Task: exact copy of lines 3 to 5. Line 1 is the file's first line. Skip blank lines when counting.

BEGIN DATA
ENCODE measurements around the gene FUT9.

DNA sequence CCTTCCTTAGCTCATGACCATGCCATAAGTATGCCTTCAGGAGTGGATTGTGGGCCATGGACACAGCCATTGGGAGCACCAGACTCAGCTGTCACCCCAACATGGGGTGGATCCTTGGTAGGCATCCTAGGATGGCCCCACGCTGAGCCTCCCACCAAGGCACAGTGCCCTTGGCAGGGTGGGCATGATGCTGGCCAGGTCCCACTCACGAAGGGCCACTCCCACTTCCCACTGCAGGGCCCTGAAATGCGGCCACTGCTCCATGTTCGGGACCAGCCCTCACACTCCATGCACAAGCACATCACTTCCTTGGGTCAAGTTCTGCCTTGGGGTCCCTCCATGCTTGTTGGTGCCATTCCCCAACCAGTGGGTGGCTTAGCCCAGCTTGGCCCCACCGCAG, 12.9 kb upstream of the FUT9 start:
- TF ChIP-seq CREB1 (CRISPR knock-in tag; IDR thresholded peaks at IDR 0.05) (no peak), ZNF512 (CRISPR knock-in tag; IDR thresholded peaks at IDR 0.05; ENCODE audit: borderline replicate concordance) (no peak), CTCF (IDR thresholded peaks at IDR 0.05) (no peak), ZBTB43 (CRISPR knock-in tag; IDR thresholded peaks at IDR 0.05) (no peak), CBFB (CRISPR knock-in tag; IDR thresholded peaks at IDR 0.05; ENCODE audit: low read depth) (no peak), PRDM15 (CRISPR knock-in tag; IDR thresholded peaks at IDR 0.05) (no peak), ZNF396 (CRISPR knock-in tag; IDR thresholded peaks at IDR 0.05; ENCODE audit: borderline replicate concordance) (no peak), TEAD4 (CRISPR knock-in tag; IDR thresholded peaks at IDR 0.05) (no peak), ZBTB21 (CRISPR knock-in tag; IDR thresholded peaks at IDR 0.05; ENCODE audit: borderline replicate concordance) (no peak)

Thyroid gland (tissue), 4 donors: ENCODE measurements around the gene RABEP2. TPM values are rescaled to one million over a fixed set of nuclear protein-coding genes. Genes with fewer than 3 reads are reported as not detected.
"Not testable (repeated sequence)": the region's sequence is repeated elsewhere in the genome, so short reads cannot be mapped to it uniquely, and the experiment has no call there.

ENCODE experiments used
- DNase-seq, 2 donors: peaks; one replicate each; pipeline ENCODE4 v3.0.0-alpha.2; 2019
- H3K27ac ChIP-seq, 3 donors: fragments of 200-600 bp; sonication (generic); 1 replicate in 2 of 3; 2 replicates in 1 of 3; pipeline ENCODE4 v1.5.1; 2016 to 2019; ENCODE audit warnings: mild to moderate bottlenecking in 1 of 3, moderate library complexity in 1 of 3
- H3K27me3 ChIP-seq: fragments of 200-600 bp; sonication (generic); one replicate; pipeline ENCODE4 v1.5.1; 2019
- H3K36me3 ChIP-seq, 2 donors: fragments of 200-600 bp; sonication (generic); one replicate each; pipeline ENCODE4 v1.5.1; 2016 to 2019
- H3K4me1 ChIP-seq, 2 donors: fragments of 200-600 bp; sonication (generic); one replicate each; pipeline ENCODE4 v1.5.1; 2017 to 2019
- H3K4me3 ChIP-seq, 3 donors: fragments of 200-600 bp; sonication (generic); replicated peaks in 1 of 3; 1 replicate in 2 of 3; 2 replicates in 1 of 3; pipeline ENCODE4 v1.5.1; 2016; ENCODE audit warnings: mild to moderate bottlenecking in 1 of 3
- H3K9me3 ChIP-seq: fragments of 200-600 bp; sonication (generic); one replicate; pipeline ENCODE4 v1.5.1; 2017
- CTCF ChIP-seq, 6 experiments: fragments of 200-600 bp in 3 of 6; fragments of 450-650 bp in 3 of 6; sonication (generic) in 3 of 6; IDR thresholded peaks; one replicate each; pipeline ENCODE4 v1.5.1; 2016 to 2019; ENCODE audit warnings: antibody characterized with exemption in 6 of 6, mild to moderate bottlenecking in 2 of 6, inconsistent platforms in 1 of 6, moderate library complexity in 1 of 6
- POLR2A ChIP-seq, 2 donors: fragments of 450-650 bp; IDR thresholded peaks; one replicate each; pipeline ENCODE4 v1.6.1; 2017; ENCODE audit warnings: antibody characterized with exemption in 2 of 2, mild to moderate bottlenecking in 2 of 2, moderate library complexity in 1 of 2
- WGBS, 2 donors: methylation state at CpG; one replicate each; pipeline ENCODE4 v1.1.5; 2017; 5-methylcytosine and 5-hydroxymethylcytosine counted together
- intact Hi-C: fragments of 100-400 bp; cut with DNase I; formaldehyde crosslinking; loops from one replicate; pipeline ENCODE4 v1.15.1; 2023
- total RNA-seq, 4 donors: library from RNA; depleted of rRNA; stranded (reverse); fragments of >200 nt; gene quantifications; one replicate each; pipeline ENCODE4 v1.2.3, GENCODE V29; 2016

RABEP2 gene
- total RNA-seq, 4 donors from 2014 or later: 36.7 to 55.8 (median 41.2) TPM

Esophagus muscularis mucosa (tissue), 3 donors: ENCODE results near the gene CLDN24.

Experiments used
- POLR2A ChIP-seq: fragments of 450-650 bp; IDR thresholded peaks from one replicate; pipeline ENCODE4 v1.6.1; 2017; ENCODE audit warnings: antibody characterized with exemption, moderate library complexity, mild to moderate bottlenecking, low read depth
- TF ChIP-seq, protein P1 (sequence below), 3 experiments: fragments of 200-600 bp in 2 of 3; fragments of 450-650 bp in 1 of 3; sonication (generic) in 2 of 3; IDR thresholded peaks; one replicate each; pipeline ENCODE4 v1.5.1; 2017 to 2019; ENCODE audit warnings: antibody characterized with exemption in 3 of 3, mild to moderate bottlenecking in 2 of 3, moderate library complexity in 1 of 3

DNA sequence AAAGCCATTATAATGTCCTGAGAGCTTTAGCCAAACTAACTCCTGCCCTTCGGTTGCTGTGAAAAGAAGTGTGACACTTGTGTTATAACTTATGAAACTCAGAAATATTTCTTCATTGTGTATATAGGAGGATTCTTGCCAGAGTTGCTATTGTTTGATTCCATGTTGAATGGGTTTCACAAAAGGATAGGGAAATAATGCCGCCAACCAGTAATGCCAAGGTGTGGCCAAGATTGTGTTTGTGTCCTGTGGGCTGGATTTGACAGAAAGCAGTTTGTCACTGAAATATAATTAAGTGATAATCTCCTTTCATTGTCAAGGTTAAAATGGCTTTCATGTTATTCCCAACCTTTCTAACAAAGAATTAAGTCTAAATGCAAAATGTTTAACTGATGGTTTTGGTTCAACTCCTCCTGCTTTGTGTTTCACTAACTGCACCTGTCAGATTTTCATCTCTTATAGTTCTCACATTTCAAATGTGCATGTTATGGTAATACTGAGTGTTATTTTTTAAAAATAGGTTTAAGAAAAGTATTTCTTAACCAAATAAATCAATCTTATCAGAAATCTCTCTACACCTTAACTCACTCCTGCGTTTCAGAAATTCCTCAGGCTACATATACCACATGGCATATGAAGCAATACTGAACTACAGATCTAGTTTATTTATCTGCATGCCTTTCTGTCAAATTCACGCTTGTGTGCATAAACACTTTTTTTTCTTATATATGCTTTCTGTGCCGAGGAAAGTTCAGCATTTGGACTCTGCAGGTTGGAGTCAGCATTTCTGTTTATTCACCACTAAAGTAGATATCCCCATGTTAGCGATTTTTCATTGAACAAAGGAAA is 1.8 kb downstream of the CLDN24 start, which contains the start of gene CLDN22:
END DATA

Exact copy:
- TF ChIP-seq CREB1 (CRISPR knock-in tag; IDR thresholded peaks at IDR 0.05) (no peak), ZNF512 (CRISPR knock-in tag; IDR thresholded peaks at IDR 0.05; ENCODE audit: borderline replicate concordance) (no peak), CTCF (IDR thresholded peaks at IDR 0.05) (no peak), ZBTB43 (CRISPR knock-in tag; IDR thresholded peaks at IDR 0.05) (no peak), CBFB (CRISPR knock-in tag; IDR thresholded peaks at IDR 0.05; ENCODE audit: low read depth) (no peak), PRDM15 (CRISPR knock-in tag; IDR thresholded peaks at IDR 0.05) (no peak), ZNF396 (CRISPR knock-in tag; IDR thresholded peaks at IDR 0.05; ENCODE audit: borderline replicate concordance) (no peak), TEAD4 (CRISPR knock-in tag; IDR thresholded peaks at IDR 0.05) (no peak), ZBTB21 (CRISPR knock-in tag; IDR thresholded peaks at IDR 0.05; ENCODE audit: borderline replicate concordance) (no peak)

Thyroid gland (tissue), 4 donors: ENCODE measurements around the gene RABEP2. TPM values are rescaled to one million over a fixed set of nuclear protein-coding genes. Genes with fewer than 3 reads are reported as not detected.
"Not testable (repeated sequence)": the region's sequence is repeated elsewhere in the genome, so short reads cannot be mapped to it uniquely, and the experiment has no call there.